Guest Columnist — Fr. Rudy Casals, S.J. — Hospital Work
Three weeks into my chaplaincy training at Georgetown University Hospital in Washington D.C, I was paged to a patient’s room. It was my overnight shift in the hospital. In comparison to the hustle and bustle of the day, the hospital felt eerie and empty at night. As I got to the floor, I was relieved to see several nurses working at the nurse’s station computer, their faces illuminated by the glow of computer monitors. “The family wanted a priest,” was all they could tell me.
Before entering the room I said a silent prayer. I had spent the past three weeks preparing myself emotionally and spiritually for this. In my left hand I carried the green prayer book carefully bookmarked to the
appropriate page. In my mind, I had rehearsed my introduction to the patient’s family and friends a thousand times. Now, I stood outside the door of the room at the end of the hall. I felt the awkward nervousness that accompanies wearing a Roman collar and looking like a priest, while not yet a priest. This was it. It was my last chance to turn back towards the nurse’s station, and dial the emergency number and call for a realpriest.
“We are so glad that you are here. He just died,” they said. The wife and daughter of the patient looked relived and grateful to see me. I could not stand the risk of disappointing them, and adding to their suffering. Despite all my preparation and training, I blurted out “I’m not a priest.” They looked puzzled, and said “That’s OK. We just need someone to read the prayers for the commendation of the soul.” Scrambling to recover, “of course,” I replied. I opened the book and began to read. My voice was halting and slow. Their responses to the prayers sounded clear and firm. By the time I finished the grief was plain on my face. The wife began to reassure me “It’s alright, he lived to be 92 and it was a good life…” As they went on, I felt embarrassed. They were now caring for me! This was not exactly a good start for a ministry that I was sure God had called me to do.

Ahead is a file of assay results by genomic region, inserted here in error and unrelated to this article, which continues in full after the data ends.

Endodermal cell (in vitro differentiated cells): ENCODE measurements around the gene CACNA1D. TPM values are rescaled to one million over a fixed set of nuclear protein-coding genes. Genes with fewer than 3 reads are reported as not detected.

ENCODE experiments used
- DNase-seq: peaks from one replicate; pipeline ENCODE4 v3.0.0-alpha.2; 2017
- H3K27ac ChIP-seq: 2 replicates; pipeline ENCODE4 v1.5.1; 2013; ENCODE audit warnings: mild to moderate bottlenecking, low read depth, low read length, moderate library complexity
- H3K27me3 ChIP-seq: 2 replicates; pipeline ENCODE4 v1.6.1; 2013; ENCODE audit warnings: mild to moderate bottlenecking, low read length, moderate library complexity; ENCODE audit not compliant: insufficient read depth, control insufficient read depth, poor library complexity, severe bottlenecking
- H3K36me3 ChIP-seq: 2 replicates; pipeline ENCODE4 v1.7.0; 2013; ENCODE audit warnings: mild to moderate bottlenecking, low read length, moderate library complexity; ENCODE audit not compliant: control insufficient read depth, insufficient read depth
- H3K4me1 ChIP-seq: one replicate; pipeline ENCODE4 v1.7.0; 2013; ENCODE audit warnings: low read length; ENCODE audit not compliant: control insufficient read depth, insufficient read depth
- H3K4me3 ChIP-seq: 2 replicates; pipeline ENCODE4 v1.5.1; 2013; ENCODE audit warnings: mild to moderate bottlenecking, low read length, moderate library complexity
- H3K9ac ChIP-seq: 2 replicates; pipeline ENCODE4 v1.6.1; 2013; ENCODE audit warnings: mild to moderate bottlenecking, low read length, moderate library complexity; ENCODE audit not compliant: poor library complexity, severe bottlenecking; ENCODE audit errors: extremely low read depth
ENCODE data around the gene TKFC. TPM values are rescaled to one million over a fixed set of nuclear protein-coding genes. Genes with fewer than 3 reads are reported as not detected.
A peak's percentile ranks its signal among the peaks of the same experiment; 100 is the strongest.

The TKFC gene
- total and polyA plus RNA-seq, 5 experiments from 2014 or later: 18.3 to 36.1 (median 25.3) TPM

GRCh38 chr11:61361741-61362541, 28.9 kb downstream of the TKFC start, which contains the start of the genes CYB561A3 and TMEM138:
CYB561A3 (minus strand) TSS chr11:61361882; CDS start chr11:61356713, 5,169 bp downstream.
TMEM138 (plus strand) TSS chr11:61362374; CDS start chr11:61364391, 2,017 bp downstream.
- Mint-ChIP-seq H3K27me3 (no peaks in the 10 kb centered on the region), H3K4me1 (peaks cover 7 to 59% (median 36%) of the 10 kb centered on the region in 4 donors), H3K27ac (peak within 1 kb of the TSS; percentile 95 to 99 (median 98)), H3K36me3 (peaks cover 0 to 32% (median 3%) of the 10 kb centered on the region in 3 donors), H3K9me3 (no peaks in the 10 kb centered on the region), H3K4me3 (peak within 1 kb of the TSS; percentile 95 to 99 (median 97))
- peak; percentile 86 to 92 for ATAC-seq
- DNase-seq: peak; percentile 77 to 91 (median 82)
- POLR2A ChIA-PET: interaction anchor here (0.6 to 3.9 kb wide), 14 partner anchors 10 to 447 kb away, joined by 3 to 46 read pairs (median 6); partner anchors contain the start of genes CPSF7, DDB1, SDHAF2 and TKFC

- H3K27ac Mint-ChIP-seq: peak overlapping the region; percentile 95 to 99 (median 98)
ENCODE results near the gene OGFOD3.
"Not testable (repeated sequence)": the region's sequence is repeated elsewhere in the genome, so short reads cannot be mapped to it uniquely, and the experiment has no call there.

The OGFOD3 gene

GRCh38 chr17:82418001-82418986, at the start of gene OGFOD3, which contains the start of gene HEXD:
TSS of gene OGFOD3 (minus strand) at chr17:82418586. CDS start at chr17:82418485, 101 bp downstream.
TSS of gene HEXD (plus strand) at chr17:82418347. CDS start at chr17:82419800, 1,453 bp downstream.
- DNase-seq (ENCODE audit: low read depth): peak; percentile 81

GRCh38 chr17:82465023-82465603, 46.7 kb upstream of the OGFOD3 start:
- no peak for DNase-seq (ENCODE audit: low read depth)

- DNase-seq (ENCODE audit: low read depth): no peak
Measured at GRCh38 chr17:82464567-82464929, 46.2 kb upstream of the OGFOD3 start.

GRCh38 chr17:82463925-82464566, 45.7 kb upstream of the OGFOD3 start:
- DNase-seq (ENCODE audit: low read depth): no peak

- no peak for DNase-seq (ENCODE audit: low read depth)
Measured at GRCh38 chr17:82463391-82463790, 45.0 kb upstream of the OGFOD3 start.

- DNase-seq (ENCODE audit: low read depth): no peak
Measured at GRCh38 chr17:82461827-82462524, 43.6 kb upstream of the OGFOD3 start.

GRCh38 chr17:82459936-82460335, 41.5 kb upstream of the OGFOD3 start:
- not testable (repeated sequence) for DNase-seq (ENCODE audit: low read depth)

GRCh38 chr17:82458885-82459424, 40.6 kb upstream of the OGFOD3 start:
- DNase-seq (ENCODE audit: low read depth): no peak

As former Naval Officer—known for driving a warship well under pressure—turned Jesuit, I was drawn to chaplaincy through the kindness of military chaplains who helped me during my most difficult times in the
Navy. When I was seventeen, waiting in line for my first military haircut a chaplain just came up to me and started talking to me. I don’t remember what he said, but I remember thinking “nice guy”, and feeling a bit relieved to have a friendly face as I charged into bootcamp. I also remember the chaplain’s great care in delivering the news of my grandmother’s death while stationed in Japan over seven thousand miles from my family. Now, as a priest, I am inspired to provide the same type of help to people in their darkest moments.
I admit that it is hard to know what to say in these situations; what’s helpful in one situation may not be helpful in the next situation.
Sometimes, a prayer from the heart is most needed, other times, when words fail, we borrow the Church’s words found in rites and rituals.
Each hospital room is a world, and each person a mystery. And sometimes, despite your best efforts, you wind up caring for each other in these situations.
I hope to continue learning and growing by accompanying you, the parishioners at St. Thomas Moore, through the joys and the hopes, the griefs and the anxieties of life here in Decatur. Becoming a priest has been one of the greatest joys of my life. It is a pleasure to be sharing with you.